New York, New York – A New Musical: On the red carpet for the opening on Broadway
The carpet is red and the sun beats hot on the New York City concrete on April 26th, a golden day full of warm-toned posters, shimmering dresses and pastel suits. It’s the grand opening of New York, New York: A New Musical, and the whole production celebrates with flashing camera lights, taxicab photos in place of limousine entrances, and VIP guests of all different kinds – from songwriting royalty such as Alan Menken and theatre veterans including the likes of Jonathan Groff to familiar Hollywood names like Rob Marshall and Victor Garber.
Broadway sets the stage outside St James Theatre at West 44th Street to welcome the cast and production members of this new show. Based on the 1977 Martin Scorsese film starring Robert De Niro and Liza Minelli, this old classic takes on new life, with the musical stylings of John Kander at the helm, the lyrics of Fred Ebb and Lin-Manuel Miranda, and direction and choreography by Susan Stroman. But the true cherry on top of this historic opening – with nine Tony nominations only after its first official week – is the gilded cast, their talent shining across the board.
Colton Ryan, who plays Jimmy Doyle (an Irish musician living by the philosophy of “music, money and love”), formerly covered Ben Platt’s Evan Hansen in the original Broadway cast of Dear Evan Hansen. He later returned to the title as Connor Murphy opposite Platt in the 2021 film. Ryan also received critical acclaim for his performance as Conrad Roy in the true crime series That Girl from Plainville. His co-star is Anna Uzele, playing Francine Evans, a singer braving the bustling and constantly changing world of New York City. Uzele premiered the Broadway role of Catherine Parr from Six: The Musical and recently starred as a series regular in Apple TV’s Dear Edward.
The Upcoming were one of the lucky few invited to the opening of New York, New York: A New Musical on Broadway to meet the cast and discuss the possibility of the show coming to the West End. As it is said to be “a love letter to New York”, it was imperative to ask the cast what Londoners can find in this musical. Many of them referenced the similarities between London and New York, with Leo Moctezuma (ensemble) stating: “For me, London is the New York of the UK.” Ryan also suggested there are very few places like New York, London being one of them: “I think there’s a lot to be gained from knowing more about each other and from the journey it takes to live in both these places.”
Meanwhile, other cast members discussed the themes of the show that can be found in London as well. For Darius A Wright (cover for Jesse Webb), it’s the philosophy of living by music, money and love: “I think that’s something you can have everywhere,” he said. On the other hand, Mike Cefalo (cover for Jimmy Doyle) finds that the bustling metropolis of a big city is a big sell: “The city is its own character, and I think no matter which city you’re from, where you are, you’re going to feel a part of something special.” Giovanni Bonaventura (ensemble) and Kristine Covillo (ensemble) discussed the diversity of places like London and New York, while Wendi Bergamini (ensemble), Akina Akitazawa (dance captain), Uzele and Vanessa Sears (cover for Francine Evans) referred to the dreams people have of making it in the city: “New York is a feeling. It’s energy, it’s excitement, it’s ambition, it’s hustle. I think everyone can relate to that. Everyone who has a dream can understand New York.”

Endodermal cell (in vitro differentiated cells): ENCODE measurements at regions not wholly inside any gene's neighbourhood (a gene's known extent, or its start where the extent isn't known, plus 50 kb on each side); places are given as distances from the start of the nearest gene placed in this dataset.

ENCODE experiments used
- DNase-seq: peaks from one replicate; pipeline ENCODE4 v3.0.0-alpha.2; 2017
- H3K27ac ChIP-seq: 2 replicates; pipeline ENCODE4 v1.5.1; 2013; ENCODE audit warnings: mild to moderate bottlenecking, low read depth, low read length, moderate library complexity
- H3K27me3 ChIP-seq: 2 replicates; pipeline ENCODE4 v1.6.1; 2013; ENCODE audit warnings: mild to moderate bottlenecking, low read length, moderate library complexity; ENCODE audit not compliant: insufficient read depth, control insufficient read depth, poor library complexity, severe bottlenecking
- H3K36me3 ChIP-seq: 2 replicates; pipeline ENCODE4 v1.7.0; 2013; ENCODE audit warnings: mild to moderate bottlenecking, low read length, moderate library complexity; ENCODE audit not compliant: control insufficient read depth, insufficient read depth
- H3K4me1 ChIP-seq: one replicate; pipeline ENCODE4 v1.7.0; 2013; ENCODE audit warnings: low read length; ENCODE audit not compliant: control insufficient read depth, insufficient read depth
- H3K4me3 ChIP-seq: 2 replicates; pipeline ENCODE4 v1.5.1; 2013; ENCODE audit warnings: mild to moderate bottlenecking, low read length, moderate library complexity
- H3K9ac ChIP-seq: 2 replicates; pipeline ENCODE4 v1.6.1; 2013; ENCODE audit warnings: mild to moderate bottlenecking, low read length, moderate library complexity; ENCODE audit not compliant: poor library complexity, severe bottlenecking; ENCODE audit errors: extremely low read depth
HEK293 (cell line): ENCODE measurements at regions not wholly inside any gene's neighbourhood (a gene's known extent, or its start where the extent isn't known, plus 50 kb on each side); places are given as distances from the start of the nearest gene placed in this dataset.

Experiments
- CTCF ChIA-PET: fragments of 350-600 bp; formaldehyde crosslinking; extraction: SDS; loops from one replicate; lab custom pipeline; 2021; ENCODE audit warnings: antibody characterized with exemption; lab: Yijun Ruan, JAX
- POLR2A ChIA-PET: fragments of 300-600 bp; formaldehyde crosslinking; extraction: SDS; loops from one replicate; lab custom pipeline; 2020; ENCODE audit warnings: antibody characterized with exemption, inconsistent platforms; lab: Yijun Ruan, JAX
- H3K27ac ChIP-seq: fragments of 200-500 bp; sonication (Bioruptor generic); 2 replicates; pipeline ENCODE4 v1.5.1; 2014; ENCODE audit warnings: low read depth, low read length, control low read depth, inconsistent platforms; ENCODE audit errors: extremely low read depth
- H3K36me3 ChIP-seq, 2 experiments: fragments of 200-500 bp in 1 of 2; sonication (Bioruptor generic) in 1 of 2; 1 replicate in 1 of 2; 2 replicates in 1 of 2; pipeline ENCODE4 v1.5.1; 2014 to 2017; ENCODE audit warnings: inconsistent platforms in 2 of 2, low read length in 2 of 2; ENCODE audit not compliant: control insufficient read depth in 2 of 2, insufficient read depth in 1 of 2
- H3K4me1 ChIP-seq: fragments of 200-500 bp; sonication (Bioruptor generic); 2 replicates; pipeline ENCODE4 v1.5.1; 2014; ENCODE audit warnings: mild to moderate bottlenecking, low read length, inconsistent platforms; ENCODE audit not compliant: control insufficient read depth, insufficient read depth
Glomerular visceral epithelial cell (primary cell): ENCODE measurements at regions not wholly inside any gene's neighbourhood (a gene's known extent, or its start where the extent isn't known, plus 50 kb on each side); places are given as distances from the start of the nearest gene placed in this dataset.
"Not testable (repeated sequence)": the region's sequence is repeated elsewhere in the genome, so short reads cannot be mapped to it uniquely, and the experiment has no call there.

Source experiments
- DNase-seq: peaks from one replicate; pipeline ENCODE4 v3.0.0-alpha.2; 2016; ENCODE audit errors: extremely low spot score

One of the new songs from the musical is Music, Money, Love, which includes the lyric: “I guess the lesson is / You get two but rarely three.” This prompted another big topic of conversion between The Upcoming and the cast: if they could only have two of the three for the rest of their life, which two might they choose? Unsurprisingly, most opted for music and love, calling money something that comes and goes. According to Richard Gatta (dance captain): “Music and love, because if you’ve got those two, you’ll probably get the third – which is money.” Meanwhile, Jeff Williams admitted to having lived without money anyway: “I manage to live without money for a long time because I’m an actor.” The only outliers were Ben Davis (Gordon Kendrick) and Oliver Prose (Alex Mann). Davis referred to his character when choosing “money and love”, while Prose admitted to being “a pragmatic guy” who “would hate to lose music” but must do so in choosing money and love.
Finally, The Upcoming completed its discussion with Uzele by visiting the love story of Jimmy and Francine. She called their relationship “imperfect but real”. When asked how she and Ryan cultivated that chemistry between the two characters, she referenced their real-life romantic relationships: “It’s funny – we didn’t really have to do much to work on it. We both are living out our own individual love stories in real life. He has a beautiful fiancé; I recently got married, and we’re both already in that state of loving love and wanting to tell these stories.” And she was right, because Ryan himself, when asked to choose between music, money or love, admitted that he only needs one: “Love. The other two are just silly in comparison – one reigns a little more supreme.”
Photo: Paul Kolnik
New York, New York: A New Musical is at St James Theatre from 26th April until 19th November 2023. For further information or to book visit the theatre’s website here.
Watch the trailer for New York, New York: A New Musical here: